My dad died five years ago. I’ve learned it’s better to talk about death imperfectly than not at all | Owen Jones

I didn’t have a proper vocabulary to talk about loss, but discovered that breaking the taboo was vital for healing

Did my father know that his death was imminent? After he was wheeled back to my parents’ flat in Edinburgh for his last Christmas five years ago, delusion seemed to prevail. He was getting better, he reassured me; then aged 72, he insisted would make it to his 80s. But his eyes seemed to suggest otherwise: there was something about how they welled up as I blared Edward Elgar’s Nimrod from the living room speakers. He loved that variation. My mother hasn’t been able to listen to it since, because it’s one of those emotional landmines that grief lays after a bereavement. Why stand on it, if you have the choice?

Just over two weeks later, he was dead, but he wouldn’t have felt disappointment in that moment of finality. Sometimes I wonder if he could hear his family in that hospice, whispering their love, or the baritone notes of the Bruce Springsteen songs we played. Before he fell ill, he used to loop around his armchair, clicking his fingers and roaring out the chorus as he listened to the Boss. His eyes seemed to moisten in those final moments, too. But was this a silent emotional response to his family wishing him farewell, or just another symptom of a human body shutting down for good?

It’s half a decade since my father died, and these questions have clearly gnawed at my subconscious. For a long time after his final breath, he appeared in my dreams dreading death, panic-stricken, warning that he was going the way of my grandfather, who had died six months earlier. He was nothing like that in reality – in front of me, at least, he appeared upbeat, perhaps because despite being given a terminal diagnosis of advanced prostate cancer, and consistently responding poorly to treatment, he never really believed it would happen. Did my dreams hint at how I thought he should have felt, or what I really believed was going on in his head? Or would Sigmund Freud conclude that I was projecting fears about my own mortality?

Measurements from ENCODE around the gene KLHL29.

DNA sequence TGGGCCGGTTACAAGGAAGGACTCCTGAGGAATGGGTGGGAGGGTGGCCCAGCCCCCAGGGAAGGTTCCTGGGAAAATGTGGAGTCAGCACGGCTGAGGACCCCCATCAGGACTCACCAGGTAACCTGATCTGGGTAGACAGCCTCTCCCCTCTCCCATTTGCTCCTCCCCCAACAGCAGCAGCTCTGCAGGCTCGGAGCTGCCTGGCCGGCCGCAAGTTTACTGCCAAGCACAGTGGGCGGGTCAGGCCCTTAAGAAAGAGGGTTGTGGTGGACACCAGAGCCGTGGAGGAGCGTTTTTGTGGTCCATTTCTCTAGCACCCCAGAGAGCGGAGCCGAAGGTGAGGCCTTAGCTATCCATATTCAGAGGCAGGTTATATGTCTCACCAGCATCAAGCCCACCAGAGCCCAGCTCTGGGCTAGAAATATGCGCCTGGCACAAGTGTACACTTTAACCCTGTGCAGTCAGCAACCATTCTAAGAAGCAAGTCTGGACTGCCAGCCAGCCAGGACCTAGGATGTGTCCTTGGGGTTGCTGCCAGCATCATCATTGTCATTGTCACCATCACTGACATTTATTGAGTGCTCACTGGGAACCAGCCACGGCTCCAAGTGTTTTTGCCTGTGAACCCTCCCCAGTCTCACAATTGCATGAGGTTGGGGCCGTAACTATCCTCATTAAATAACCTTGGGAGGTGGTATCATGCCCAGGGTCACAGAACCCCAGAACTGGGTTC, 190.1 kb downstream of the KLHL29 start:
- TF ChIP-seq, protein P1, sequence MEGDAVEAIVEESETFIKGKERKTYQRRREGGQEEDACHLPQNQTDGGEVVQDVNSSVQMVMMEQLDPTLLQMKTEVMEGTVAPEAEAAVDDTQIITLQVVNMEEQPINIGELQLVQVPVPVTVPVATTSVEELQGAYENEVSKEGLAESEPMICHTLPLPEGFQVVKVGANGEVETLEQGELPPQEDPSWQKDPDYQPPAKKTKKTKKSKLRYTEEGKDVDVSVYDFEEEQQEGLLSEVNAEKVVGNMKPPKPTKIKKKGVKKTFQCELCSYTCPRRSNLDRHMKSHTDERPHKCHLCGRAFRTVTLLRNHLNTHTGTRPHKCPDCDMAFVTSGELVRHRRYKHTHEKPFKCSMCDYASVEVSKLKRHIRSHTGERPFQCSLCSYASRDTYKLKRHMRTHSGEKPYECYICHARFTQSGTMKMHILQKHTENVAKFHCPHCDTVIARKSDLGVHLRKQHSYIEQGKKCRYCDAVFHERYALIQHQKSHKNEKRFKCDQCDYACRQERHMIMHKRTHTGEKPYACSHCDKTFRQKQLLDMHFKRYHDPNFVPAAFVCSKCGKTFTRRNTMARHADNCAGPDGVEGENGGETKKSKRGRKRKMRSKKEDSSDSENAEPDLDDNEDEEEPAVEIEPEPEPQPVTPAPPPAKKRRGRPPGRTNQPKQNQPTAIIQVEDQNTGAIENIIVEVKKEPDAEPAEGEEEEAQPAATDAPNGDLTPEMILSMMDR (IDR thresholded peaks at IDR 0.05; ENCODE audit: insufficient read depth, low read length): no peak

It seems difficult to believe that it has been five years since that moment, because – even now – I haven’t abandoned that childhood self-deception that parents are immortal deities. Having a dad just seems a permanent part of life’s architecture. Now, with every passing year, he becomes more of a historical persona, something belonging to the past, predating the sorts of grand upheavals that he would have yearned to discuss, like the pandemic or the invasion of Ukraine.

Owen Jones’s father with Owen and his twin sister in 1985.
Owen Jones’ father with Owen and his sister in Sheffield, 1985. Photograph: Owen Jones

Yet he also remains disconcertingly present: his scraggly combover, pale Celtic skin peppered with brown freckles, and silver-capped teeth as vivid in my mind as if I’d seen him an hour ago. My mum’s home number remains “Folks” in my phone. It’s his mannerisms and habits that remain seared on my brain more than anything else: snoring in his armchair with a book about the American revolution on his lap, bellowing as he suddenly lurched forward on the sofa when Everton missed a goal, muttering a profanity when a can of bitter that he tossed at the wastebasket missed.

There’s nothing exceptional about losing your father as an adult. Some of my friends lost theirs as children, a searing experience. That applied to my dad, too: his sailor father had survived Nazi bombs but succumbed to a heart attack and was buried at sea somewhere near Cape Verde, off the west coast of Africa. At the age of six, my dad was briskly informed by his mother and packed off to school. That loss defined his childhood; in truth, his death doesn’t define my adulthood, long independent from my parents. But I’m still struck by how, years after he was cremated and his ashes were planted beneath a tree in Sheffield, I don’t have a proper vocabulary to talk about it. Whatever angle I take to address this lack – that it’s been 130,000 years since the first human burial; that I have several friends who’ve suffered bereavements; that my vocation is writing – it seems as though the universal experience of loss should be easy to describe, and yet it isn’t.

We avoid talking about death, of course, for understandable reasons, but that doesn’t make it a healthy way of dealing with it. We fear it for ourselves and for those we love. Loss is painful, but irreversible, so expending energy may seem like inviting hurt for no reward. For me, it’s become clearer why I’ve needed to process his final moments: so they don’t become the defining memory of who he was. With time, that moment of terminal decline has given way to the man who energetically sang along to the chorus of Bob Dylan’s Forever Young, or wolfed down a curry on a Saturday night, or wagged his finger as he denounced Tory and Labour politician alike (like father, like son).

But it’s clearer to me than ever that our culture needs to be far more accommodating when it comes to opening up about loss. Five years on, I’ve come to understand bereavement as a running theme in life that takes many forms, and not just with death. It’s felt when relationships end, or careers are terminated. Loss transcends cultural divisions and class distinctions, even though different circumstances mean its impact varies wildly. It does invite hurt to talk about it, but such pain is more corrosive if it’s suppressed. Perhaps the lack of vocabulary isn’t the problem: just saying something, anything, breaks a taboo that hurts us the most.

  • Owen Jones is a Guardian columnist


Owen Jones

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